But who has a village these days? In the literal sense, the "village" is long gone. We no longer live in small towns where you're surrounded by the elders in your family and community. Where those people are available to give advice, teach or lend a helping hand. TB was told by some of his Indian co-workers that when a woman has a baby in India, she often goes to live with her mother for several months. I suppose the Indian culture has held onto the village concept a bit more than we have here in the western world. With all the responsibilities most of us have these days, the idea of going to live with our mothers for several months is not logistically possible, not to mention that I suspect a great many people wouldn't want to live with their mothers again..... Even taking family aside, most of us are slightly nomadic these days. Moving many times in life for school or work can make it hard to become part of a village.
TB and I are definitely classified as part of these modern nomads, having lived in several cities and states both before we met and after. We've both become good at making friends and connections in each place we've lived, have stayed in touch with many of these people and can call many of them life long friends. Although our Christmas card list has become quite extensive, it's safe to say that the list is not cohesive. It a mix of several different groups with many similarities and many differences. We don't have one large network of friends and family who all know each other- it's a patchwork, in a sense, of people from all over the country. A wonderful hodge podge of folks - but hodge podge nonetheless.
I think it's easy to feel like you don't belong to a village when your network is similar to ours. I remember putting together our wedding invite list several years ago and thinking how interesting it was that we were sending invitations all over the country to several different "groups" of people - many of which had never met anyone from other groups. It made me wonder if we were really connected to any group of people or if we had spread ourselves too thin.
Then I remember how humbled I was the weekend of our wedding.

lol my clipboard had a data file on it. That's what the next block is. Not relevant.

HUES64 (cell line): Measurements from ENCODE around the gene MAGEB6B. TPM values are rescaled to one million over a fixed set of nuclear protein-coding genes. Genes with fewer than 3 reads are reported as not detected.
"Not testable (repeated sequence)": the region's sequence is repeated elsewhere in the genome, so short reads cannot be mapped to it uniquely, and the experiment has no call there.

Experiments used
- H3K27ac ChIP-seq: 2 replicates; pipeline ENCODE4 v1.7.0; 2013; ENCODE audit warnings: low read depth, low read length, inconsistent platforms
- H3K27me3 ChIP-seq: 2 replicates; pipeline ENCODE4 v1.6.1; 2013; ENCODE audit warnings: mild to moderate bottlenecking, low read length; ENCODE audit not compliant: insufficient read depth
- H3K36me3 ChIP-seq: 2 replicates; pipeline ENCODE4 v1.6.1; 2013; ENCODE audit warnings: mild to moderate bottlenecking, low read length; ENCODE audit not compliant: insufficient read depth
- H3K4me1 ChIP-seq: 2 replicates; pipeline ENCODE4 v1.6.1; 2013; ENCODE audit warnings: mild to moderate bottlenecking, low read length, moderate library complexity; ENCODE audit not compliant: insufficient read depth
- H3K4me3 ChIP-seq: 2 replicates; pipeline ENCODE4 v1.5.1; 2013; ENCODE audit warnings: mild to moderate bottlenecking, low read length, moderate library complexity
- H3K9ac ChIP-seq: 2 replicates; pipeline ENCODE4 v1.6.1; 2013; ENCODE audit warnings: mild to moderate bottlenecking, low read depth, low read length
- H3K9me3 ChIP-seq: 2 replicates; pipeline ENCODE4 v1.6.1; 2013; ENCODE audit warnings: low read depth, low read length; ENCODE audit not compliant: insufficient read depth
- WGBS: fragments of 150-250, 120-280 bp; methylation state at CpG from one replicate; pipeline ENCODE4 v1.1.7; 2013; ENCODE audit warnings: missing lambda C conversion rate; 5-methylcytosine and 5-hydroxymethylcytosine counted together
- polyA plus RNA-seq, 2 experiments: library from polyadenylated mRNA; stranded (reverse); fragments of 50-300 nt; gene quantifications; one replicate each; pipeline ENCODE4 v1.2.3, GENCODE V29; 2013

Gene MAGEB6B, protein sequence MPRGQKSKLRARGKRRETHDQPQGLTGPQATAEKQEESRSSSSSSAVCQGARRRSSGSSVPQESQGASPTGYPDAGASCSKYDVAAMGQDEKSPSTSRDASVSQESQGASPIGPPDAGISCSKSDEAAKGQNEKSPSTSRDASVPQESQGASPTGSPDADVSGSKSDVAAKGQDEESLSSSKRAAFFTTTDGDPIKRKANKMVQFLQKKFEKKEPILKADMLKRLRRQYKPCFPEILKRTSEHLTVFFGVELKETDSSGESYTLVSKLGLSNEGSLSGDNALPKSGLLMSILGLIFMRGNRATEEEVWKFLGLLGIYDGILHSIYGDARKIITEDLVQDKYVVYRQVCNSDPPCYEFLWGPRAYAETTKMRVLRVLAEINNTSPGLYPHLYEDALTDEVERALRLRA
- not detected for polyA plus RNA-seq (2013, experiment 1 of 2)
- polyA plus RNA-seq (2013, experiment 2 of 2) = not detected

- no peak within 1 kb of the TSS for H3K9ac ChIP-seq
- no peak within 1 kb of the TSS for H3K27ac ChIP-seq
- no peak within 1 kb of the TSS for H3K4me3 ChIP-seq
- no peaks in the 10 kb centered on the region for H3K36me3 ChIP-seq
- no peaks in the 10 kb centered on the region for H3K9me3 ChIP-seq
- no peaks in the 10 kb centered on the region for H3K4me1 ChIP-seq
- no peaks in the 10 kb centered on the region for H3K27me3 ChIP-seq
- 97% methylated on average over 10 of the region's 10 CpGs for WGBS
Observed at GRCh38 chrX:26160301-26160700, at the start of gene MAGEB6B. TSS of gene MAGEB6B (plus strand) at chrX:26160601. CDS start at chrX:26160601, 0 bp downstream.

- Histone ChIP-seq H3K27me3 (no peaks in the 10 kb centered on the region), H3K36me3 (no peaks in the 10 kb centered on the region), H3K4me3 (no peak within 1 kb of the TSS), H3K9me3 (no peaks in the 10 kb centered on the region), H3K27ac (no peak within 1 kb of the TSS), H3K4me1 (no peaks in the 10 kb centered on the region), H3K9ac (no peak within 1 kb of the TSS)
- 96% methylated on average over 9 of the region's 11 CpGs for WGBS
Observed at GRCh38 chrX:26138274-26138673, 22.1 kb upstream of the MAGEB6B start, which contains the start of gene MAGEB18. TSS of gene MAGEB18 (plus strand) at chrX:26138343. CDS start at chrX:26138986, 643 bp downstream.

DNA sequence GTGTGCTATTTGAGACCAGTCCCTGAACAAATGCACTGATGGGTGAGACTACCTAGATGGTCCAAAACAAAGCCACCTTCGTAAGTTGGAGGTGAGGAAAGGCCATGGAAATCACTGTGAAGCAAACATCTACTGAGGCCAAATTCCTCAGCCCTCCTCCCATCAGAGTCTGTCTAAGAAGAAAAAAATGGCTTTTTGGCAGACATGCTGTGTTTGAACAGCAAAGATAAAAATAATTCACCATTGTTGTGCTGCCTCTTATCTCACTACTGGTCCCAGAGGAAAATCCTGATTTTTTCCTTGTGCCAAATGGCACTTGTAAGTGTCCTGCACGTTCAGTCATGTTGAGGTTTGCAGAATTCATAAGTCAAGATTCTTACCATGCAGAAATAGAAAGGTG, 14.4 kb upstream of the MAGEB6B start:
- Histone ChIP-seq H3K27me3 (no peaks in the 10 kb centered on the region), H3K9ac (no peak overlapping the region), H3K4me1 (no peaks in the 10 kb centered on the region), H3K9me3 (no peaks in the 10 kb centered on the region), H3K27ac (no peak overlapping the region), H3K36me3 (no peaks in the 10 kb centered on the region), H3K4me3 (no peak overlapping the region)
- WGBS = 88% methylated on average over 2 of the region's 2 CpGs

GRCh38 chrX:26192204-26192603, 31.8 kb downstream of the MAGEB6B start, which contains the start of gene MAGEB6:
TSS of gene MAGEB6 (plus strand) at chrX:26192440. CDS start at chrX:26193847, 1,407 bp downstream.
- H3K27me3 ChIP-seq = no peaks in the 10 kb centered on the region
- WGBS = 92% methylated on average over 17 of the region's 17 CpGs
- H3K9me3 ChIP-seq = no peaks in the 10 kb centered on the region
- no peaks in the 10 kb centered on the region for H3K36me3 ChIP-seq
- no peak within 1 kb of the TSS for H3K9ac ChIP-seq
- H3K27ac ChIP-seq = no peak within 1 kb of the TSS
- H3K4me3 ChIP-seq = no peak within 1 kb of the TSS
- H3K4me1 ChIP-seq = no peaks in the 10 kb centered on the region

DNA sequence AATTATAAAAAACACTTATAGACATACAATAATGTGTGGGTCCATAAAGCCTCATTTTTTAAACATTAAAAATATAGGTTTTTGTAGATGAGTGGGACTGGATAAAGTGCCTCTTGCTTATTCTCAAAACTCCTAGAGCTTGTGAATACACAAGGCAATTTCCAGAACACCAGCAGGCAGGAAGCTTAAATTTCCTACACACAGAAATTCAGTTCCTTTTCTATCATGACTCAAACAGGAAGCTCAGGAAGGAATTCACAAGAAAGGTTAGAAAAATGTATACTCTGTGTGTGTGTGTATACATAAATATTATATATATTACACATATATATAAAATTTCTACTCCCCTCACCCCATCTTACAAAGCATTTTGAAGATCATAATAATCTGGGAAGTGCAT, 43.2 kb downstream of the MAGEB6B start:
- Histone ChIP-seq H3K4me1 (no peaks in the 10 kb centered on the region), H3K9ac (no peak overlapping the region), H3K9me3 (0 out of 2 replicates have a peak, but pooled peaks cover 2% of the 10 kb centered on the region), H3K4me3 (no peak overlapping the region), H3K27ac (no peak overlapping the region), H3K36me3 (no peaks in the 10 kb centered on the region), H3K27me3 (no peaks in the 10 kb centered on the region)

So many people from all aspects of our lives took the time out of their busy lives to come celebrate with us. From family we hadn't seen in many years, to new friends, to coworkers, to childhood friends. I'll never forget walking into the Hermes Bar at Antoines, Brennan's, Pat O's, the St. Louis Cathedral and seeing faces from all corners of our lives. I realized that this was likely the only time in our lives that all the important people in both our lives would be in one place at one time. And an amazing thing happened as the weekend wore on, different groups of people were mixing and mingling. By the end of the weekend, it had gone from a hodge podge group of folks, to one cohesive group - all in New Orleans for one common purpose, to help us celebrate (and perhaps experience the French Quarter....).
I've been humbled once again. Since baby TB's arrival, we've been overwhelmed by kindness from our friends and family - many of the same people from our wedding and many new people we've met since that time in New Orleans. From all the meals that have been dropped off, to our neighbor mowing our lawn, to the kind notes and thoughtful gifts.
As we've started this new part of our lives, we've been reminded again and again over the past few weeks that we do indeed have a village. It might not be the type of village that we traditionally think of, but a wonderful village that suits us perfectly. Our village.